• Generally support the ideas and the observations above. Generally, when I see someone add a github link, I follow the link. If the project is recent, then I revert the added link on the grounds that the addition probably was advertising and the project hasn't been around long enough to have any significant review. Glrx (talk) 23:32, 20 December 2014 (UTC)
I would think we don't want to link to Boost even for some general algorithm, unless the subject of the article was about Boost specifically in some way or at least something that was known/popular because of Boost. I can't think of an example of the latter. Please remove these links if you see them: per WP:ELNO I think we want pseudocode at least in the article so we don't need a link to an example impl. ErikHaugen (talk | contribs) 23:51, 20 December 2014 (UTC)

Okay, so how about the following? An external link to an implementation is allowed if one of the following is satisfied:

  • The implementation itself satisfies WP:IMPORTANCE (it could arguably have its own page where it is WP:ELOFFICIAL, but no editor has yet created it)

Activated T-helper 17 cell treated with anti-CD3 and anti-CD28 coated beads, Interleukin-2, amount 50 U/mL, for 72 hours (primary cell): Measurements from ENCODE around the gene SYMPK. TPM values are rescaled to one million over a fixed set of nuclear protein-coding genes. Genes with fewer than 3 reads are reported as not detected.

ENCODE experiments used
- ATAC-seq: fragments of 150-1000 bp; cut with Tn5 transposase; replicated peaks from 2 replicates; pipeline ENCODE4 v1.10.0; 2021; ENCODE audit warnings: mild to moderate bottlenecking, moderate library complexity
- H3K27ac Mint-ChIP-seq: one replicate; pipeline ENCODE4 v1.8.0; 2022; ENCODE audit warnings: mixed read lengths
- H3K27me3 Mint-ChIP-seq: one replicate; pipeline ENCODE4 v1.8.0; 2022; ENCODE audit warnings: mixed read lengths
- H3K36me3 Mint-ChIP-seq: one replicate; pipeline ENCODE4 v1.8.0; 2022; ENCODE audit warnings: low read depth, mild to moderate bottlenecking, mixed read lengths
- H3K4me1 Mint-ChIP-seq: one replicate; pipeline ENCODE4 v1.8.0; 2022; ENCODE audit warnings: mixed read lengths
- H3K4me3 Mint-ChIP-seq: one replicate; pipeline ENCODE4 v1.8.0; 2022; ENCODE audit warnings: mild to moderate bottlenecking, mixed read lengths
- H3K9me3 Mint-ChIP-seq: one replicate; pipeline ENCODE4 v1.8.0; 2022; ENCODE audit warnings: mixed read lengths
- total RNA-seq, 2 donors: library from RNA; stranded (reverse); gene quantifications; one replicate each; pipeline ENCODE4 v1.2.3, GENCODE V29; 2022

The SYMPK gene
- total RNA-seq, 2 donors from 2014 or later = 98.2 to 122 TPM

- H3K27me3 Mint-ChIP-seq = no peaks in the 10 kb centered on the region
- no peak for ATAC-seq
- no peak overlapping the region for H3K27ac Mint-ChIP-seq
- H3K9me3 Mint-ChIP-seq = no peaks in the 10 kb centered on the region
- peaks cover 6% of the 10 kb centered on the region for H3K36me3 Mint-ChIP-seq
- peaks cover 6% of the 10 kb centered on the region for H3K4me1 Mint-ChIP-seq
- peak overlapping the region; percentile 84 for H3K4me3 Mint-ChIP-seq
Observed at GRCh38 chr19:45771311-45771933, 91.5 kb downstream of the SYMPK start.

• The implementation is the product of a WP:IMPORTANCE organization or project (ex: projects under Apache or Boost)
  • The implementation is written by a WP:IMPORTANCE individual or person involved in a foundational paper on the subject

On the secondary topic of encyclopedic source code, it is to be discouraged in favor of pseudocode. I'm also trying to think of a different area of Wikipedia which might have dealt with similar issues - maybe fan covers or remixes of famous songs in the age of YouTube and SoundCloud? Andrew Helwer (talk) 19:00, 23 December 2014 (UTC)

Proposed deletion of Helper class[edit]